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UK manufacturing up 0.6%, but 'bumpy road ahead'

By Ben Woods

Published 09/11/2016

Britain's manufacturing output rose by 0.6% in September
Britain's manufacturing output rose by 0.6% in September

Output in Britain's manufacturing industry has continued to rally after a post-Brexit vote slump, despite a worse-than-expected performance from industrial production.

The Office for National Statistics (ONS) said manufacturing output rose by 0.6% in September, up from 0.2% in August and above July's sharp fall of 0.9%.

However, industrial production dropped by 0.4% in September, with economists pencilling in flat growth.

For the third quarter, covering the first three months since the EU referendum result, manufacturing and industrial production fell by 0.9% and 0.5% respectively, compared with the quarter before.

ONS statistician Kate Davis said: "Manufacturing was broadly flat across the third quarter, while oil and gas were weak overall, with widespread summer maintenance shutdowns hampering production more than usual.

"There are no obvious signs so far of either the weaker pound or post-referendum uncertainties affecting the output of UK factories, which continued broadly in line with recent trends."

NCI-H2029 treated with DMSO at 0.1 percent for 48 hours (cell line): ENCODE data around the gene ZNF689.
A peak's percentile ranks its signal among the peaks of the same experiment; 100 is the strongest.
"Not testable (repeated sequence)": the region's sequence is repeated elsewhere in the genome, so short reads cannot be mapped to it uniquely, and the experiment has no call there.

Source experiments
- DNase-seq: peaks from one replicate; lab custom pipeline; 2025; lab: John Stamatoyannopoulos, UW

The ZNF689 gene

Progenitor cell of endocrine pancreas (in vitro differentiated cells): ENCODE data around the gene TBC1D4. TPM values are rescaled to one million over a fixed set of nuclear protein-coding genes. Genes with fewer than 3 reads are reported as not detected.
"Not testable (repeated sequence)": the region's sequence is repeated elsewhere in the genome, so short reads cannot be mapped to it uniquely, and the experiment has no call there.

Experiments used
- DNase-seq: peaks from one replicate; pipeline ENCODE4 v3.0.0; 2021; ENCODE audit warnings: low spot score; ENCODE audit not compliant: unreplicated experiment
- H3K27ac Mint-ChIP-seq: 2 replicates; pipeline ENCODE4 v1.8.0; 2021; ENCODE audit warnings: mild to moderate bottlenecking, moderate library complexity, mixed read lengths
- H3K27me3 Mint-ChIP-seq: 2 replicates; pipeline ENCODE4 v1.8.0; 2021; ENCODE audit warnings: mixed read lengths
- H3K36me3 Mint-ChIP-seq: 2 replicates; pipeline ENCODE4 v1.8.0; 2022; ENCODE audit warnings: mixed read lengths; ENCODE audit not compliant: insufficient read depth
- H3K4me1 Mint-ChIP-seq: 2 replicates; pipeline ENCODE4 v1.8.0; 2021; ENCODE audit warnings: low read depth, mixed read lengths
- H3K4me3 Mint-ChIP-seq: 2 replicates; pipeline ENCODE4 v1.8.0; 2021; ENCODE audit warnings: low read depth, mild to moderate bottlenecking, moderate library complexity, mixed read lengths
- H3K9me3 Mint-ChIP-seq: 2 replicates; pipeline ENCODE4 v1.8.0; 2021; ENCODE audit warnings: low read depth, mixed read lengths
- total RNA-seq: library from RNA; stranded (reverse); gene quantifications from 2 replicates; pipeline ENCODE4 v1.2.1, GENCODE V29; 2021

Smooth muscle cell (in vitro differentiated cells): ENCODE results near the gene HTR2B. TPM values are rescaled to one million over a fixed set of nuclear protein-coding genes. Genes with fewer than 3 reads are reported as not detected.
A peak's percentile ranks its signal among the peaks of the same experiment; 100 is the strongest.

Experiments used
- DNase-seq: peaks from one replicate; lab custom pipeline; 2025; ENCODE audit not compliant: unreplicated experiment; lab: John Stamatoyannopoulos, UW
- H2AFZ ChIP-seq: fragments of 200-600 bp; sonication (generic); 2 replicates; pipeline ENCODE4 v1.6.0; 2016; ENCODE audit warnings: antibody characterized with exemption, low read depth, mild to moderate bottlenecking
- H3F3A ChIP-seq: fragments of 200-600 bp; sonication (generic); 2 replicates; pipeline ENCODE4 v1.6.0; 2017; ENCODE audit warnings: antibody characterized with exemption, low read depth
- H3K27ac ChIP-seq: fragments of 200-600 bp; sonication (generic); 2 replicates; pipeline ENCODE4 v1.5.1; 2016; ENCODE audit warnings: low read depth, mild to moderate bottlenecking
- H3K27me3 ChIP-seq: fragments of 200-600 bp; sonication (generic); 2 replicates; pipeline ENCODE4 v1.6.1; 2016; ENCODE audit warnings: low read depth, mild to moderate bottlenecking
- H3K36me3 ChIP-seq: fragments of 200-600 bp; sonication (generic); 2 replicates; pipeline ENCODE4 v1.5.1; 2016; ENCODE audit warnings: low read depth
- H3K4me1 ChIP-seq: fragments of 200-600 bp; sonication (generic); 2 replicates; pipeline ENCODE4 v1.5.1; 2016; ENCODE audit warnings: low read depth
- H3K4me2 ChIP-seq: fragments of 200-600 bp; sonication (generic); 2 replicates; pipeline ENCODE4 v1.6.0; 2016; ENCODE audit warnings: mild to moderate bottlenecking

The ONS said the biggest boost to manufacturing output month-on-month came from manufacturing and other repair, rising 3.6%.

This was driven by a 8.5% rise from the rest of the repair and installations sub-sector, which includes the repair of fabricated metals and the repair of machinery.

However, industrial production output was dragged down in September by a 3.8% drop in mining and quarrying, with oil and gas extraction sliding 4.5%.

Howard Archer, chief UK and European economist at IHS Global Insight, said despite stepping up a gear in September, the manufacturing industry is facing a bumpy road ahead.

"There are significant potential problems for the sector that look likely to build up in 2017.

"In particular, business confidence is likely to be hampered by mounting uncertainty over the Brexit process, constraining investment plans and limiting demand for capital goods."

Belfast Telegraph

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